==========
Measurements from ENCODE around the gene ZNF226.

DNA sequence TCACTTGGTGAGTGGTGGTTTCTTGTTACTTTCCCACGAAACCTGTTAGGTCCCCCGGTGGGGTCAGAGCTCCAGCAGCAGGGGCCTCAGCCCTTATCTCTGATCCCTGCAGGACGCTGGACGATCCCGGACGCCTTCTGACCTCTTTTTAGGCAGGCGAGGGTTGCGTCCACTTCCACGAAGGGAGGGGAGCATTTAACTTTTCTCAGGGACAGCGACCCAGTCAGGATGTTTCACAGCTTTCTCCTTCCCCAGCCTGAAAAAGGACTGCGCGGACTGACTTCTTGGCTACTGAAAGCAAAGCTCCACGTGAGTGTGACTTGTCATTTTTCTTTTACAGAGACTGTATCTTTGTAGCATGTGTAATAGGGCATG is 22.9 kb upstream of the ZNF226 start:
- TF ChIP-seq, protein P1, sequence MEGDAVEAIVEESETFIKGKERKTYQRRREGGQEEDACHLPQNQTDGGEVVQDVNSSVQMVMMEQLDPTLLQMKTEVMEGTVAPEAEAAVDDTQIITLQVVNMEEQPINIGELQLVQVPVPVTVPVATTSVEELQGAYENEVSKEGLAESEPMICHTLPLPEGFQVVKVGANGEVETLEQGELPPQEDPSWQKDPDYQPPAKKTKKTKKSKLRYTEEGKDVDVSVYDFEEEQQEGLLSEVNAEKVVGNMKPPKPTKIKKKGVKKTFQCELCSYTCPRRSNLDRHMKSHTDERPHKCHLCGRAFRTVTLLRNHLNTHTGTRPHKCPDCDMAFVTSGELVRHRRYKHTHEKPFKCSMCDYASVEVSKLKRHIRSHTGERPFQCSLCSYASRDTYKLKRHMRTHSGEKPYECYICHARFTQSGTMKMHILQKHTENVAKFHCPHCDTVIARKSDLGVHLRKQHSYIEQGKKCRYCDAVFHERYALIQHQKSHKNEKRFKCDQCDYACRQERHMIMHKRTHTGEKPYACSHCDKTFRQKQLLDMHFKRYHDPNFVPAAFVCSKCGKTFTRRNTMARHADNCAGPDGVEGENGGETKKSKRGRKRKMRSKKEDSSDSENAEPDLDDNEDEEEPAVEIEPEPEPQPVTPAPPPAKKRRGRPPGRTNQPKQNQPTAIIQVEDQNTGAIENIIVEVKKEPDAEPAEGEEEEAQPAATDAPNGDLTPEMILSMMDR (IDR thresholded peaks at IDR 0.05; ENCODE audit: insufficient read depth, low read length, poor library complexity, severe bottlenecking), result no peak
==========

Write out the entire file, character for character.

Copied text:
Measurements from ENCODE around the gene ZNF226.

DNA sequence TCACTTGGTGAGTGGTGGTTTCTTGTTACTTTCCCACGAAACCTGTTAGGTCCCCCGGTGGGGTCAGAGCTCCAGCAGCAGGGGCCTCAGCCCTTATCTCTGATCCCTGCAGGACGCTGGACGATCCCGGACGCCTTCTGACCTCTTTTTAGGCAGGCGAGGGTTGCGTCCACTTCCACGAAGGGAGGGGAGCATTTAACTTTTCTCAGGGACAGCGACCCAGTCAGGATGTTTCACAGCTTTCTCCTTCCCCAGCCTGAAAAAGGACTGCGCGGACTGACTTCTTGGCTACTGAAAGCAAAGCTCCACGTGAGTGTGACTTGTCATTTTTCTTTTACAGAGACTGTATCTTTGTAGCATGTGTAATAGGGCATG is 22.9 kb upstream of the ZNF226 start:
- TF ChIP-seq, protein P1, sequence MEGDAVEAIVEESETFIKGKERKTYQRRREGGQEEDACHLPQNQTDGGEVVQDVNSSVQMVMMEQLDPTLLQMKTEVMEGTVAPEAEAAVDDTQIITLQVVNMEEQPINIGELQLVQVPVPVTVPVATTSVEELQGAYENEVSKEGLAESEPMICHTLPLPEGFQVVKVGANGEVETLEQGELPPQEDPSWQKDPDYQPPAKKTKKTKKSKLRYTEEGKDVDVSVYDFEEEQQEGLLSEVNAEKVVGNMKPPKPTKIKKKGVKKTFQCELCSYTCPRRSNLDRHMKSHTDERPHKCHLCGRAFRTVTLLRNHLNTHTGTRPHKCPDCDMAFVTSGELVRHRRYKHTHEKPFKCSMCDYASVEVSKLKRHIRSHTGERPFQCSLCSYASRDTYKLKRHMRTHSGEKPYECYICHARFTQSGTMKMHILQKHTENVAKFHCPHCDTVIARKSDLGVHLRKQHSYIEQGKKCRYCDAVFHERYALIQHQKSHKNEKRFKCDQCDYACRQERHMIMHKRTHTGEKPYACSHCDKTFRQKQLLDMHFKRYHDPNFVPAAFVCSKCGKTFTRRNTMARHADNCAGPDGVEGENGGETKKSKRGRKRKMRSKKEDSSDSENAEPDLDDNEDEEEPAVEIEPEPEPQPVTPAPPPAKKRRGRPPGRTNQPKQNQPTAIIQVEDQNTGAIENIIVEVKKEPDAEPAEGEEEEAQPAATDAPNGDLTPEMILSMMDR (IDR thresholded peaks at IDR 0.05; ENCODE audit: insufficient read depth, low read length, poor library complexity, severe bottlenecking), result no peak